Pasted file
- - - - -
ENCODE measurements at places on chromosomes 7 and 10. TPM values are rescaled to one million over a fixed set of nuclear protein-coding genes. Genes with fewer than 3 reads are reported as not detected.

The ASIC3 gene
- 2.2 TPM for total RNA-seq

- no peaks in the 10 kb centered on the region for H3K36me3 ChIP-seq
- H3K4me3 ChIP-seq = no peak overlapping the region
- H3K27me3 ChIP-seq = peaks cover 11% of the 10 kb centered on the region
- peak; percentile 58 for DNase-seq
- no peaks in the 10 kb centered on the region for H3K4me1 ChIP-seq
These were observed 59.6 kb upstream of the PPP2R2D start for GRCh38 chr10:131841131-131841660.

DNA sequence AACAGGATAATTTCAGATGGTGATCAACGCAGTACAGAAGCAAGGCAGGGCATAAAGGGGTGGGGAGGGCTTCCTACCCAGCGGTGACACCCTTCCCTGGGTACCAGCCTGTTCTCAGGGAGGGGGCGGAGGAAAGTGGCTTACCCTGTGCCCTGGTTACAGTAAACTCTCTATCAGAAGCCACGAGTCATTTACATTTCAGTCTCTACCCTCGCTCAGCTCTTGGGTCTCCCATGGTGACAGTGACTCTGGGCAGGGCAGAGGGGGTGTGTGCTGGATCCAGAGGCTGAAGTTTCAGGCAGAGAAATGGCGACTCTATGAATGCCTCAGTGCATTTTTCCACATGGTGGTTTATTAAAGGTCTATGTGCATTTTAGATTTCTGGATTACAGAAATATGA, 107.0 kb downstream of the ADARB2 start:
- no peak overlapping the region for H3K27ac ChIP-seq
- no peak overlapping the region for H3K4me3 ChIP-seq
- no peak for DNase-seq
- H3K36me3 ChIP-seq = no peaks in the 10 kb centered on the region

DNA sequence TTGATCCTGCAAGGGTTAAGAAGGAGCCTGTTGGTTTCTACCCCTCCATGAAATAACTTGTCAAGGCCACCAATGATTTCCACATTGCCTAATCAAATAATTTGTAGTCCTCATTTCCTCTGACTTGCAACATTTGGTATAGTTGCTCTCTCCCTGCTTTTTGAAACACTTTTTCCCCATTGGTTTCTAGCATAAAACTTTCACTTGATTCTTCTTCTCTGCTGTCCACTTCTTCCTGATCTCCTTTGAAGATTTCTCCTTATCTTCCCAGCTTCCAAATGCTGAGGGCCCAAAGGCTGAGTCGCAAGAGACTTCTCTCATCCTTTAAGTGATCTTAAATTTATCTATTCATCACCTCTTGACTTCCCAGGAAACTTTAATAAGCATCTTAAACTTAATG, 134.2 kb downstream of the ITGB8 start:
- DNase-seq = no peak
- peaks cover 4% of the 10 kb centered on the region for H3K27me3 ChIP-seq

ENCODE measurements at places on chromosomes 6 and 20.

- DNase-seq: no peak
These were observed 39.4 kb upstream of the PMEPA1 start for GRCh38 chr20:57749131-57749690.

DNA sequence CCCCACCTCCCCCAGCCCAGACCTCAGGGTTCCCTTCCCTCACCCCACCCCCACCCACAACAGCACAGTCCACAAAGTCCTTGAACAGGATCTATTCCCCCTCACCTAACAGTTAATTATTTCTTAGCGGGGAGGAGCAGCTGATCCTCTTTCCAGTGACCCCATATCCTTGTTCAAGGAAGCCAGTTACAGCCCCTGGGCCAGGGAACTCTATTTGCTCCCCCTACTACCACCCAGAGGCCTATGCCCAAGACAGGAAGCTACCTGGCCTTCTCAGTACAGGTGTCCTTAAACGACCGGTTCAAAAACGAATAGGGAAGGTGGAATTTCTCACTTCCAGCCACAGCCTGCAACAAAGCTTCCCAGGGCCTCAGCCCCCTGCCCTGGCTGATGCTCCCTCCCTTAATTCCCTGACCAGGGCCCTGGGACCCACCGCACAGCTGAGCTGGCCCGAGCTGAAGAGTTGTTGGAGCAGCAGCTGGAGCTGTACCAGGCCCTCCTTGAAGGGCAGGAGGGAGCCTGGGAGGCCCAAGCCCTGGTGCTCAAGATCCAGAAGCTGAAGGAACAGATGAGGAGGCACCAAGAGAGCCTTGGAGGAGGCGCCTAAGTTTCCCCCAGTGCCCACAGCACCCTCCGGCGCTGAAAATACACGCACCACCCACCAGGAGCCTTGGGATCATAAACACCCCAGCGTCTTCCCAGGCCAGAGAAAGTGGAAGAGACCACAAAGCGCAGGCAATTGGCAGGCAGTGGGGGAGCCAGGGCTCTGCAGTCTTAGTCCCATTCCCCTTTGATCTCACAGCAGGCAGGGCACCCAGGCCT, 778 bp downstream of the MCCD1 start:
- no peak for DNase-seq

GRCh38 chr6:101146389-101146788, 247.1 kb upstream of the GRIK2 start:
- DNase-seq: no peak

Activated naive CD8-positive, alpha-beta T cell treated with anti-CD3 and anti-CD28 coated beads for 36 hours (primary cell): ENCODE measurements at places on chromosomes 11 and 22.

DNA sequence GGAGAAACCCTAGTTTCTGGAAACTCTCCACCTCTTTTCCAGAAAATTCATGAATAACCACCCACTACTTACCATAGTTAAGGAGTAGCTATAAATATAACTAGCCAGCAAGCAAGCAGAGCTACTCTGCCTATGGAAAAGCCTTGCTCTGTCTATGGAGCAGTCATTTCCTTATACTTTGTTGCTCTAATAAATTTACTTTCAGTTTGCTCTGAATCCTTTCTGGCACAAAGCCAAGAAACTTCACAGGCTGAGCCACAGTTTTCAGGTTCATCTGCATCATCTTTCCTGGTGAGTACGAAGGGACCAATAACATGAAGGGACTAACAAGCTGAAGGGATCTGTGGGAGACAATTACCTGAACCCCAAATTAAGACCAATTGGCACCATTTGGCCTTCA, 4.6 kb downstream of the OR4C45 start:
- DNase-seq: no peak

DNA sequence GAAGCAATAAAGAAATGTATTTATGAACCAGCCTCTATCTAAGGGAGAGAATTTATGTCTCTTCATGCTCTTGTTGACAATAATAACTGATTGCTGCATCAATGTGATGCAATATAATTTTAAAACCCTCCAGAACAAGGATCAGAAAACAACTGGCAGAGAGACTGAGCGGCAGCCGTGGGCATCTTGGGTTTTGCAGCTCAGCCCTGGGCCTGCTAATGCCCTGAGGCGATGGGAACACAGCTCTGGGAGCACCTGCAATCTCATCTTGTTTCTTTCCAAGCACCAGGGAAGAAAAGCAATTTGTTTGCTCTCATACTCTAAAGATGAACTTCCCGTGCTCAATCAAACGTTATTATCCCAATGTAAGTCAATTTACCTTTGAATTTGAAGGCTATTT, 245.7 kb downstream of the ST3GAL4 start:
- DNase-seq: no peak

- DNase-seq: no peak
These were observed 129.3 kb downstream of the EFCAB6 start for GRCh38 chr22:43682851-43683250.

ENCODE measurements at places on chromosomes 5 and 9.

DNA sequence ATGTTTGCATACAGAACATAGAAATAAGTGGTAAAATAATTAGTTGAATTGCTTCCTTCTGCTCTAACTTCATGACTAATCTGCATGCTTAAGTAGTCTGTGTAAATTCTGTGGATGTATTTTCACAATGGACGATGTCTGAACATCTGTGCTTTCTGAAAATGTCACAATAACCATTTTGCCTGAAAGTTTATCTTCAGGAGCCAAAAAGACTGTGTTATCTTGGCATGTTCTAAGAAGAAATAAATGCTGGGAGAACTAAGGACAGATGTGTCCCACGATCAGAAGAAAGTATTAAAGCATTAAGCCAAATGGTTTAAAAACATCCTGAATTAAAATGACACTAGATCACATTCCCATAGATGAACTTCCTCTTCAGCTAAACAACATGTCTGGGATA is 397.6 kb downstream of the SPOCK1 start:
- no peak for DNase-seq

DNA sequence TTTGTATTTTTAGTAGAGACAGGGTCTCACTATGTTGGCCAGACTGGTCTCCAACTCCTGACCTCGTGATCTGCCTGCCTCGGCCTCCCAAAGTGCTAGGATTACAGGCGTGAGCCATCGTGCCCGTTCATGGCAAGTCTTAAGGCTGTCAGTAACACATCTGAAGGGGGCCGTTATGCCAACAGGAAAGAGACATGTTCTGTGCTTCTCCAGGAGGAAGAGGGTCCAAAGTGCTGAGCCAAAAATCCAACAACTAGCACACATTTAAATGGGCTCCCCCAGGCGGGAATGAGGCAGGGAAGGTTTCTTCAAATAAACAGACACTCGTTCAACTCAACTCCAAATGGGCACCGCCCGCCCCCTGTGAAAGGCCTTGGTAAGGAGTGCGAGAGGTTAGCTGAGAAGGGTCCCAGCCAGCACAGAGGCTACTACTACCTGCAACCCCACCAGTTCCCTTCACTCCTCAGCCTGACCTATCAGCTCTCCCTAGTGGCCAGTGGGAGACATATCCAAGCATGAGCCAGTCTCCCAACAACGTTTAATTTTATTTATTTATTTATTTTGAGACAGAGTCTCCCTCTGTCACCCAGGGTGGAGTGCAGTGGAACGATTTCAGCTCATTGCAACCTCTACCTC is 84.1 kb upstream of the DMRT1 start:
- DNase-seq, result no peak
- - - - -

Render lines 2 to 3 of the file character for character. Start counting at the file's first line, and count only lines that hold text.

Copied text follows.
The ASIC3 gene
- 2.2 TPM for total RNA-seq